File Photo: LSD Infected cow

Report by Xinhua/NAN

More than 11,000 cattle and buffaloes in 126 villages in seven provinces have contracted lumpy skin disease, according to the Lao Ministry of Agriculture and Forestry.

Over 100 cattle and buffaloes had died from the disease and more than 8,000 have been treated.

Khammuan province, some 250 km southeast of Lao capital Vientiane, had recorded the largest outbreak of the disease, with 5,100 animals infected and 60 deaths.

Lumpy skin disease is a viral infection that affects cattle but cannot be transmitted to humans.

It is transmitted by direct contacts, such as by eating contaminated food, proximity to a herd, and by contact with an infected animal.

Local daily Vientiane Times on Thursday quoted the Director of the Department of Livestock and Fisheries under the Lao Ministry of Agriculture and Forestry, Vilaiphone Voraphim, as saying that the virus was also indirectly transmitted by blood-sucking beetles and mosquitoes.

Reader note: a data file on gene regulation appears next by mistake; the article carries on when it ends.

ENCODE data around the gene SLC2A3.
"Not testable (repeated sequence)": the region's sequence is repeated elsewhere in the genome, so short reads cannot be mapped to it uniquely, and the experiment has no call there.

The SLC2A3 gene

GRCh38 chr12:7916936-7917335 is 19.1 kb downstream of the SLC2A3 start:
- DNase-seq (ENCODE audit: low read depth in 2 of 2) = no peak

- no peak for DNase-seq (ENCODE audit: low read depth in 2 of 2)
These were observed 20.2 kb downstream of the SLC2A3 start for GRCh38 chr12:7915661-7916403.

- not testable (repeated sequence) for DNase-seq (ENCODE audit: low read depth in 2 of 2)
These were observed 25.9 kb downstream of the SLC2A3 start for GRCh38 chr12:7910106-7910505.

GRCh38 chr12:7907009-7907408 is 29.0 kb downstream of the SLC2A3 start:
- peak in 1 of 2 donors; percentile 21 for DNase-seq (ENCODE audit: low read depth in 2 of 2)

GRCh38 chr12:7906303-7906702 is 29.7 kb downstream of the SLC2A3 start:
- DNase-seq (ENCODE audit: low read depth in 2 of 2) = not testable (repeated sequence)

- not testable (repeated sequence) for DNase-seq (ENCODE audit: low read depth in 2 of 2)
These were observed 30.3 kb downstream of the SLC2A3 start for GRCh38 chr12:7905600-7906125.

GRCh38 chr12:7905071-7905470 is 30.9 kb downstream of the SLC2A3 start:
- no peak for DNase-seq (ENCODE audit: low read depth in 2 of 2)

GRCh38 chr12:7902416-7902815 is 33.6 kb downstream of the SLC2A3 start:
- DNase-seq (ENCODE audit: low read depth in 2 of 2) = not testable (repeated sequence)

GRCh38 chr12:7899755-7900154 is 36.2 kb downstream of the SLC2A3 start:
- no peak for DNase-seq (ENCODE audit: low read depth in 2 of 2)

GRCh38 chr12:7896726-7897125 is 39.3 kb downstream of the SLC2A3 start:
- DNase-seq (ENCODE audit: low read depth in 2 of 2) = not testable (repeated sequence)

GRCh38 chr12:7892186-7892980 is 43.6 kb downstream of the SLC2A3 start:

The outbreaks of the disease had been reported since mid-April.

The department has issued instructions on preventing the spread of the disease in non-infected areas and advice on how to care for livestock in infected areas.

A temporary ban on the import, export and transit of cattle and buffaloes between countries, provinces, districts and villages was imposed for a period of 30 days and essential medicines have been supplied to affected areas.

Livestock farmers must take care of their cattle and buffaloes and follow the instructions of local authorities to prevent the disease from infecting their animals.

Groups of cattle feeding together should be monitored and blood-sucking beetles prevented from biting cattle as this can spread the disease.

To prevent uninfected herds from falling ill, control was necessary, but getting rid of blood-feeding insects through the use of insecticides should be done with caution.

Lumpy skin disease was detected in Africa, the Middle East and Eastern Europe in 2020 and also in neighboring countries earlier this year.